Generation of 4-dimensional CT images based on 4-dimensional PET-derived motion fields

H. J. Fayad, F. Lamare, C. C. Le Rest, V. Bettinardi, D. Visvikis
Journal of Nuclear Medicine. 2013-03-07; 54(4): 631-638
DOI: 10.2967/jnumed.112.110809

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1. J Nucl Med. 2013 Apr;54(4):631-8. doi: 10.2967/jnumed.112.110809. Epub 2013 Mar

Generation of 4-dimensional CT images based on 4-dimensional PET-derived motion

Fayad HJ(1), Lamare F, Le Rest CC, Bettinardi V, Visvikis D.

Author information:
(1)INSERM, UMR1101, LaTIM, CHRU Morvan, Brest, France.

Respiratory motion can potentially reduce accuracy in anatomic and functional
image fusion from multimodality systems. It can blur the uptake of small lesions
and lead to significant activity underestimation. Solutions presented to date
include respiration-synchronized anatomic and functional acquisitions. To
increase the signal-to-noise ratio of the synchronized PET images, methods using
nonrigid transformations during the reconstruction process have been proposed. In
most of these methods, 4-dimensional (4D) CT images were used to derive the
required deformation matrices. However, variations between acquired 4D PET and
corresponding CT image series due to differences in respiratory conditions during
PET and CT acquisitions have been reported. In addition, the radiation dose
burden resulting from a 4D CT acquisition may not be justifiable for every
patient.METHODS: In this paper, we present a method for the generation of dynamic
CT images from the combination of one reference CT image and deformation matrices
obtained from the elastic registration of 4D PET images not corrected for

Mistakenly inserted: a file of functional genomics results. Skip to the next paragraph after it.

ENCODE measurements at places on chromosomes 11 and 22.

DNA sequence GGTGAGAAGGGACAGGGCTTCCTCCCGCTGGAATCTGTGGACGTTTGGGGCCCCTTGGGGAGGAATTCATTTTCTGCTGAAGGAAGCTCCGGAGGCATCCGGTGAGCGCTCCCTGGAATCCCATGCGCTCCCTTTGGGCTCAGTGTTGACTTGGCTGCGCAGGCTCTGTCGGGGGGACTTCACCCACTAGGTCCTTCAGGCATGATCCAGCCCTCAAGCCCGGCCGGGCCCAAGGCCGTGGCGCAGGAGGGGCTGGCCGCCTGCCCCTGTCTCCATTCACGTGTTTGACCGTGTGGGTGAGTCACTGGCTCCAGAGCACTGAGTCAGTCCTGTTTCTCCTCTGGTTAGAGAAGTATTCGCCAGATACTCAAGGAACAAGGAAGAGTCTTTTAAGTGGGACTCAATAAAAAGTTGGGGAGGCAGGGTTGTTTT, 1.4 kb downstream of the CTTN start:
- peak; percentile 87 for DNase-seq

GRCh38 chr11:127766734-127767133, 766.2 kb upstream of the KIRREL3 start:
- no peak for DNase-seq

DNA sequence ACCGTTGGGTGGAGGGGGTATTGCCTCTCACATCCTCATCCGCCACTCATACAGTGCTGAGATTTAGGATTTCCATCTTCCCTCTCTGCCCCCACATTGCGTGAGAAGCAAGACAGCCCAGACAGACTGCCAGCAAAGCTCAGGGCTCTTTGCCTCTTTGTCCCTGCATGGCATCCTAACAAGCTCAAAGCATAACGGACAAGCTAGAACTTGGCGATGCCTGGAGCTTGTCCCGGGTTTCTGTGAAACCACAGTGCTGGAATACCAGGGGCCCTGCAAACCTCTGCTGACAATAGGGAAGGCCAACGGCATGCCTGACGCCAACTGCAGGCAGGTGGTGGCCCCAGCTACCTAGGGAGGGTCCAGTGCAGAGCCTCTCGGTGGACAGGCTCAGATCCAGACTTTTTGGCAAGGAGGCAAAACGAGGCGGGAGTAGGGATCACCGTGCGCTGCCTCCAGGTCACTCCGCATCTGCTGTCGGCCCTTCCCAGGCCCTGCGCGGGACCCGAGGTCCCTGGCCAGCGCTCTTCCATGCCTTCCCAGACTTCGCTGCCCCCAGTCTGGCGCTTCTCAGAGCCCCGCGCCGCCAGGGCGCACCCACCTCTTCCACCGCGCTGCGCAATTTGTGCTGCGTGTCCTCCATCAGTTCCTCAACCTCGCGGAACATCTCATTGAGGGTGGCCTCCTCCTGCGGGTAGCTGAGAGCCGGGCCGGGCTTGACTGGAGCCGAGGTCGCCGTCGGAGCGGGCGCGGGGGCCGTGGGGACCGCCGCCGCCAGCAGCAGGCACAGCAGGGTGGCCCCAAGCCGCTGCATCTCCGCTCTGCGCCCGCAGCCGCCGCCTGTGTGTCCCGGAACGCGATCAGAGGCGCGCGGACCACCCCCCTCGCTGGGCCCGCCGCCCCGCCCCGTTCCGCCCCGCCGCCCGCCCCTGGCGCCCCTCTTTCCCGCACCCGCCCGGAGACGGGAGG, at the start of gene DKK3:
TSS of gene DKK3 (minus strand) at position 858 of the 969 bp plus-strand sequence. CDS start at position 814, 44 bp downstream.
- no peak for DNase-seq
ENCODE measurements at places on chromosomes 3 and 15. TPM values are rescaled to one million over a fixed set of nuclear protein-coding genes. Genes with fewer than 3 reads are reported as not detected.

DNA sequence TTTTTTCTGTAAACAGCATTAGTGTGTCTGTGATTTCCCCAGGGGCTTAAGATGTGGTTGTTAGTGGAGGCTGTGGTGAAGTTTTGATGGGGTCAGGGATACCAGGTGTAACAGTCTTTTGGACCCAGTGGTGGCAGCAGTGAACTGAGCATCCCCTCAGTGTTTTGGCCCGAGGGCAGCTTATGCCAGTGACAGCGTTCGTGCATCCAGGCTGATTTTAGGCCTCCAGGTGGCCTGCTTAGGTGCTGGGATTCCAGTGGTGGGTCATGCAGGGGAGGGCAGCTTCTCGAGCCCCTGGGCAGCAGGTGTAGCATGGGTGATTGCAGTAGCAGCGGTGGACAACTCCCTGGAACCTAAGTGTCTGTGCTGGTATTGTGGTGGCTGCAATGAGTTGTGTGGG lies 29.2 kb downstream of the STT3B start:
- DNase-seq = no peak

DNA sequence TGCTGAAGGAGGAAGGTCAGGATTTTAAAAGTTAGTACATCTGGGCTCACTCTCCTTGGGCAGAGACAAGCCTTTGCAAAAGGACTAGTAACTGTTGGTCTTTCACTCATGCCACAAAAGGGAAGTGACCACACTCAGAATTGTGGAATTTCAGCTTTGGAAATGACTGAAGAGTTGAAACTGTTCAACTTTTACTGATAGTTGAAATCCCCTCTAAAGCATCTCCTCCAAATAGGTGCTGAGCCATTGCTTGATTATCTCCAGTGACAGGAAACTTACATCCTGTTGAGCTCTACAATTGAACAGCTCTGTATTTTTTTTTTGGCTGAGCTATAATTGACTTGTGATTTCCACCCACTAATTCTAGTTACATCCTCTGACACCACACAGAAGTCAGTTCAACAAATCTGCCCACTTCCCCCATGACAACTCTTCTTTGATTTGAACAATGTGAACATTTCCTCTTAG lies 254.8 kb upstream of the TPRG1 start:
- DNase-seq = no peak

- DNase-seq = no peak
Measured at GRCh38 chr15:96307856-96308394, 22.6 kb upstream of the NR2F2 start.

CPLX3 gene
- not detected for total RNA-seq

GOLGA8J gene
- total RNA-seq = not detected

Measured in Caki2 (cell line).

attenuation. On the one hand, our approach eliminates the need for the
acquisition of dynamic CT. On the other hand, it also ensures a good match
between CT and PET images, allowing accurate attenuation correction to be
performed for respiration-synchronized PET acquisitions.
RESULTS: The proposed method was first validated on Monte Carlo-simulated
datasets, and then on patient datasets (n = 4) by comparing generated 4D CT
images with the corresponding acquired original CT images. Different levels of
PET image statistical quality were considered in order to investigate the impact
of image noise in the derivation of the 4D CT series.
CONCLUSION: Our results suggest that clinically relevant PET acquisition times
can be used for the implementation of such an approach, making this an even more
attractive solution considering the absence of the extra dose given by a standard
4D CT acquisition. Finally, this approach may be applicable to other
multimodality devices such as PET/MR.

DOI: 10.2967/jnumed.112.110809
PMID: 23471313 [Indexed for MEDLINE]

Auteurs Bordeaux Neurocampus